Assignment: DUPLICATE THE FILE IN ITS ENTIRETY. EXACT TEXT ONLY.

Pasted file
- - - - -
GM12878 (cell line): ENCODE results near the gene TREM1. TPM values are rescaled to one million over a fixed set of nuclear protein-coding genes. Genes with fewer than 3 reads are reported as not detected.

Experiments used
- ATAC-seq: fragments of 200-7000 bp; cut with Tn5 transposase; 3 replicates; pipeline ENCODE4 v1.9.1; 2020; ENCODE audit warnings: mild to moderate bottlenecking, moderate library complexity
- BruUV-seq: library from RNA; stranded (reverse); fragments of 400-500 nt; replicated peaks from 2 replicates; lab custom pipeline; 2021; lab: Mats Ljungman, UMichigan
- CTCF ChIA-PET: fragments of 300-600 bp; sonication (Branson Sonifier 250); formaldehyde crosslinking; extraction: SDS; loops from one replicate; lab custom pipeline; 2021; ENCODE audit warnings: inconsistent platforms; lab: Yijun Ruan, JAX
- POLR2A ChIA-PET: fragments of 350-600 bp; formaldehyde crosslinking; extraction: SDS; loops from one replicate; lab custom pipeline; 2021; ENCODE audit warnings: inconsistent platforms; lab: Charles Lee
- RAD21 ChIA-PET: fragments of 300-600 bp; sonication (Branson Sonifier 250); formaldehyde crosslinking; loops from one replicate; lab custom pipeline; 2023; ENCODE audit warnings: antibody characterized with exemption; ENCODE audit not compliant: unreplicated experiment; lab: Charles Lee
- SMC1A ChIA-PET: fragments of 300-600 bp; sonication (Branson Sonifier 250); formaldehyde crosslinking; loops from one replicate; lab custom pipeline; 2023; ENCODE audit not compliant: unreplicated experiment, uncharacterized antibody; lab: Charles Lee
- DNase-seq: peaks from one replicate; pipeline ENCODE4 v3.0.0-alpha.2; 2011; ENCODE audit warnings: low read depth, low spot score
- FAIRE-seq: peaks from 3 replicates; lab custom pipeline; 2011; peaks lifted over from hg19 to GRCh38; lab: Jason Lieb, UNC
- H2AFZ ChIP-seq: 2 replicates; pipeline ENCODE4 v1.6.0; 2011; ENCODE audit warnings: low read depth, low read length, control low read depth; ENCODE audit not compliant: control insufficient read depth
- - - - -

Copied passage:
GM12878 (cell line): ENCODE results near the gene TREM1. TPM values are rescaled to one million over a fixed set of nuclear protein-coding genes. Genes with fewer than 3 reads are reported as not detected.

Experiments used
- ATAC-seq: fragments of 200-7000 bp; cut with Tn5 transposase; 3 replicates; pipeline ENCODE4 v1.9.1; 2020; ENCODE audit warnings: mild to moderate bottlenecking, moderate library complexity
- BruUV-seq: library from RNA; stranded (reverse); fragments of 400-500 nt; replicated peaks from 2 replicates; lab custom pipeline; 2021; lab: Mats Ljungman, UMichigan
- CTCF ChIA-PET: fragments of 300-600 bp; sonication (Branson Sonifier 250); formaldehyde crosslinking; extraction: SDS; loops from one replicate; lab custom pipeline; 2021; ENCODE audit warnings: inconsistent platforms; lab: Yijun Ruan, JAX
- POLR2A ChIA-PET: fragments of 350-600 bp; formaldehyde crosslinking; extraction: SDS; loops from one replicate; lab custom pipeline; 2021; ENCODE audit warnings: inconsistent platforms; lab: Charles Lee
- RAD21 ChIA-PET: fragments of 300-600 bp; sonication (Branson Sonifier 250); formaldehyde crosslinking; loops from one replicate; lab custom pipeline; 2023; ENCODE audit warnings: antibody characterized with exemption; ENCODE audit not compliant: unreplicated experiment; lab: Charles Lee
- SMC1A ChIA-PET: fragments of 300-600 bp; sonication (Branson Sonifier 250); formaldehyde crosslinking; loops from one replicate; lab custom pipeline; 2023; ENCODE audit not compliant: unreplicated experiment, uncharacterized antibody; lab: Charles Lee
- DNase-seq: peaks from one replicate; pipeline ENCODE4 v3.0.0-alpha.2; 2011; ENCODE audit warnings: low read depth, low spot score
- FAIRE-seq: peaks from 3 replicates; lab custom pipeline; 2011; peaks lifted over from hg19 to GRCh38; lab: Jason Lieb, UNC
- H2AFZ ChIP-seq: 2 replicates; pipeline ENCODE4 v1.6.0; 2011; ENCODE audit warnings: low read depth, low read length, control low read depth; ENCODE audit not compliant: control insufficient read depth